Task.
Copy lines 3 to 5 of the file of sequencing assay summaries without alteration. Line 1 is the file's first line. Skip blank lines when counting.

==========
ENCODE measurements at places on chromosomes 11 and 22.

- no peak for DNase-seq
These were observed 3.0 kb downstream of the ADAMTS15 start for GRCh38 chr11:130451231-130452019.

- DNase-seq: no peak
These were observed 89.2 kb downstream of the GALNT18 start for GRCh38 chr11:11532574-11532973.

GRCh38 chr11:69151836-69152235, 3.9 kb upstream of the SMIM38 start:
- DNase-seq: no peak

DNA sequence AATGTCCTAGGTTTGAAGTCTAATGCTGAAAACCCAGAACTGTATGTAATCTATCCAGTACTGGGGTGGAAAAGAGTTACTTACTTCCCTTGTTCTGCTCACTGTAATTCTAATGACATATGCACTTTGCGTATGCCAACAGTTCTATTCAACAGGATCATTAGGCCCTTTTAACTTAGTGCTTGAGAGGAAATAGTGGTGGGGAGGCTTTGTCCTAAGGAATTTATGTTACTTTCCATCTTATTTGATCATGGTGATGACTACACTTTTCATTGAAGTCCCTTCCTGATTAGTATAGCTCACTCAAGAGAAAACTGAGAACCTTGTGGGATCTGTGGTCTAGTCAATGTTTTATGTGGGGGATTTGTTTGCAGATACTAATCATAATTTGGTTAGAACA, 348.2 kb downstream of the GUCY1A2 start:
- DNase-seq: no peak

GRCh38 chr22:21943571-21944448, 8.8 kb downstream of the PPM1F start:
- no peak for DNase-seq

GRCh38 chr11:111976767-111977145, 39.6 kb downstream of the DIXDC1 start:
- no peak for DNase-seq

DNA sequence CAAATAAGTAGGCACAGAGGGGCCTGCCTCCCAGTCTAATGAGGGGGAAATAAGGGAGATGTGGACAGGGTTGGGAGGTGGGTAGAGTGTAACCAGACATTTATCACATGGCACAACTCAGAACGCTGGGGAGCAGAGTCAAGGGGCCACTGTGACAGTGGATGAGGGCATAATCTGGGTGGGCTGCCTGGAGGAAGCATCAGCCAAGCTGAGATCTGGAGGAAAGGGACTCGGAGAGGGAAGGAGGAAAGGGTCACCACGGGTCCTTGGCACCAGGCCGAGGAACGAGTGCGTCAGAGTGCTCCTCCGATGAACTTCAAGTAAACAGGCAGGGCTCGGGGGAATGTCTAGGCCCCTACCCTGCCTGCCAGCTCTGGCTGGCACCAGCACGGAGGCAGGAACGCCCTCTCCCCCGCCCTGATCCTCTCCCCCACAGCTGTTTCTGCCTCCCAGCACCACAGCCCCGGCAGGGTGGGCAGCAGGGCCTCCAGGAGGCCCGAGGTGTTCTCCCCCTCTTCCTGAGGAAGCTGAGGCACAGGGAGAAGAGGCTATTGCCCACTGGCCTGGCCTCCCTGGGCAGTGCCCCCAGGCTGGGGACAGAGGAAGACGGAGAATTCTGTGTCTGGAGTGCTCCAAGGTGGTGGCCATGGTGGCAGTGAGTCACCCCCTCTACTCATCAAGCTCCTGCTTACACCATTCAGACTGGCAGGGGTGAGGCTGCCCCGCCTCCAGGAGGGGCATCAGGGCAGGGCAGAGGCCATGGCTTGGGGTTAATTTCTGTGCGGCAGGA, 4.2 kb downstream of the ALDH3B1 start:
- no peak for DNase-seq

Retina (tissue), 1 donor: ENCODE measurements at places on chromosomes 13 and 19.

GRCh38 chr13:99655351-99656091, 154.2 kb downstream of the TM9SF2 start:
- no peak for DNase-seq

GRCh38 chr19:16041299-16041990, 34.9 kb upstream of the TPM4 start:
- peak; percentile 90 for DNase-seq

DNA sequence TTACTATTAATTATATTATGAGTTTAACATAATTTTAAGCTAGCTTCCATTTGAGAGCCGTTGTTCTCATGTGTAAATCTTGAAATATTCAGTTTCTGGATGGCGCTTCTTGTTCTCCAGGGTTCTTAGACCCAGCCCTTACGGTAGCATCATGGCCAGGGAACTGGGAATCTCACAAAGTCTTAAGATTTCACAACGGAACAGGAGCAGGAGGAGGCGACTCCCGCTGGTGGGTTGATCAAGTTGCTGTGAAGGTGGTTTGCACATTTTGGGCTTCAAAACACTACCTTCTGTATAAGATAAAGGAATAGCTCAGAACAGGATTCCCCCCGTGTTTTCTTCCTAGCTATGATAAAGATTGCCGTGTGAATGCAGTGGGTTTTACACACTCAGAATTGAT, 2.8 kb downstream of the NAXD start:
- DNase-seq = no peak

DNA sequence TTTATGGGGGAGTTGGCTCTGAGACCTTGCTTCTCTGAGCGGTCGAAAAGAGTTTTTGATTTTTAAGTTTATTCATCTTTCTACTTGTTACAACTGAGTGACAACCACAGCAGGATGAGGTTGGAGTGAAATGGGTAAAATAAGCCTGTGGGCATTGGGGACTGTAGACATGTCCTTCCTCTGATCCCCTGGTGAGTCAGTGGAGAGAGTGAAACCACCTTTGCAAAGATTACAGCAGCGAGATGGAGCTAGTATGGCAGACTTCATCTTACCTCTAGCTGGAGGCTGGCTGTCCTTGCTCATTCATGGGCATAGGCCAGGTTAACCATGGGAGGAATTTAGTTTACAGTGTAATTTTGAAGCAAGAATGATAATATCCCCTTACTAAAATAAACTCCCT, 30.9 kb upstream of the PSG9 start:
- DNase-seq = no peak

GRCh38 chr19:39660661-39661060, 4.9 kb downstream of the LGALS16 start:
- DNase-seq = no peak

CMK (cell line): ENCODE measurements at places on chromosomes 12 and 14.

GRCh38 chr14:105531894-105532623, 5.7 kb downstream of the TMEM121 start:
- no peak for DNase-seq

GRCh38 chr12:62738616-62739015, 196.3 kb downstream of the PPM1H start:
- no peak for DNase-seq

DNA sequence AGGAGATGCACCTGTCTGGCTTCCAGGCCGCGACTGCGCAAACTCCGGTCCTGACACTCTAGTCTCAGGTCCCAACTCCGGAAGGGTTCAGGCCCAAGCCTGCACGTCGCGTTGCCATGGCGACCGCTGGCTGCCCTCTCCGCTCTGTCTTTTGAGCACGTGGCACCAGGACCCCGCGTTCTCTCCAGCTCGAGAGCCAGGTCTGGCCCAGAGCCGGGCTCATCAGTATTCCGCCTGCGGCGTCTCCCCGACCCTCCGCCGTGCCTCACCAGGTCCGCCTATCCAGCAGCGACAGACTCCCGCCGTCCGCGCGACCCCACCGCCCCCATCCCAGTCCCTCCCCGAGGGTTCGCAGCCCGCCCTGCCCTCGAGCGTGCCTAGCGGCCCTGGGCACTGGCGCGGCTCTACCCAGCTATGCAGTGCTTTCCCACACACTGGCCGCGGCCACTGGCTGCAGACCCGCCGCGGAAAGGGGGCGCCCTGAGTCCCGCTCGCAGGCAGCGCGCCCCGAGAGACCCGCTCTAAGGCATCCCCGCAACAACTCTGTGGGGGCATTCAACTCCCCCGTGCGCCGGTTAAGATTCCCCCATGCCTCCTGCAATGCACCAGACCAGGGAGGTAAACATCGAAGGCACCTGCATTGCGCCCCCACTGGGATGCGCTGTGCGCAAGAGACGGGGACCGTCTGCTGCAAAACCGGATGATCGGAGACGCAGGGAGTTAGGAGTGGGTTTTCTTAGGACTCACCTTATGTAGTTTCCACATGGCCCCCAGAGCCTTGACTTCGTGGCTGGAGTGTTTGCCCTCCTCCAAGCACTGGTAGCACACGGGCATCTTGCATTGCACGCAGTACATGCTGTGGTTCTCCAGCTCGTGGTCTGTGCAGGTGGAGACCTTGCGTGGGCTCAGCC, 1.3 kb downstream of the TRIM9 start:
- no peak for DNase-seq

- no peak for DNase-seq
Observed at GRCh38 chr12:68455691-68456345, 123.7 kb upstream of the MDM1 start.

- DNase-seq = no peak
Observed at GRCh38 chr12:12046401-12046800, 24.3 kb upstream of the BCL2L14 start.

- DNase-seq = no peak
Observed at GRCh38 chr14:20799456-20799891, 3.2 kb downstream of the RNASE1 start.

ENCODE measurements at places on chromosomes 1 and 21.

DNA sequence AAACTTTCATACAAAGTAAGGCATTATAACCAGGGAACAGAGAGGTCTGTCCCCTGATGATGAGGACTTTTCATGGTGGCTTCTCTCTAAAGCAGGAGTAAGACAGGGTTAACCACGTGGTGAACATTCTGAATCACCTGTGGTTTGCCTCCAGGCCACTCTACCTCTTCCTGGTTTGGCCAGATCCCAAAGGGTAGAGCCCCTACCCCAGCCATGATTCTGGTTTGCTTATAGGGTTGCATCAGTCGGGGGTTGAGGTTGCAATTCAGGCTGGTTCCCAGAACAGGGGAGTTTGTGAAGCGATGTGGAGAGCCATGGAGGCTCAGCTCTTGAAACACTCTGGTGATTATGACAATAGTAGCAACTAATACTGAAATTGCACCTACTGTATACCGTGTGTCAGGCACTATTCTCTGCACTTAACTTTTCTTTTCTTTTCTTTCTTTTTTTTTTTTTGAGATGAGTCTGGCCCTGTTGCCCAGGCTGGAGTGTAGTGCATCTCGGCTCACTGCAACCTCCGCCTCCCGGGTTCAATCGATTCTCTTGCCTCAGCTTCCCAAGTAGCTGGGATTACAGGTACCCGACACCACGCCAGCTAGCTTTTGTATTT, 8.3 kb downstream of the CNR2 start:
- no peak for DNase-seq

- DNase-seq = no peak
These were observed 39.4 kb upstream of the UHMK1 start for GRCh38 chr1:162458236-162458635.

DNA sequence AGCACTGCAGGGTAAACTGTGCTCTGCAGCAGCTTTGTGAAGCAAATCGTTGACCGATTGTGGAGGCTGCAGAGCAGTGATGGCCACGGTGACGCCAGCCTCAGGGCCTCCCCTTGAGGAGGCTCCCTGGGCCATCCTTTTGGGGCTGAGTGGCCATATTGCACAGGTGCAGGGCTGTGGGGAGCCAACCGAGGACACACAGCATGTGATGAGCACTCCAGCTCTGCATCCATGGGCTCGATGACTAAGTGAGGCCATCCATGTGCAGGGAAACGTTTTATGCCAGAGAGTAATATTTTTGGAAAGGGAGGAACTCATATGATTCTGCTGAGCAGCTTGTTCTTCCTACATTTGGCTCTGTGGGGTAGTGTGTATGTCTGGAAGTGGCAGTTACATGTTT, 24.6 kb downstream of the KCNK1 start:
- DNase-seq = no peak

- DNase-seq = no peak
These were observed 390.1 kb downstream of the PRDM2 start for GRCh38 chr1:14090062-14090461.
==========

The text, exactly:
These were observed 3.0 kb downstream of the ADAMTS15 start for GRCh38 chr11:130451231-130452019.

- DNase-seq: no peak
These were observed 89.2 kb downstream of the GALNT18 start for GRCh38 chr11:11532574-11532973.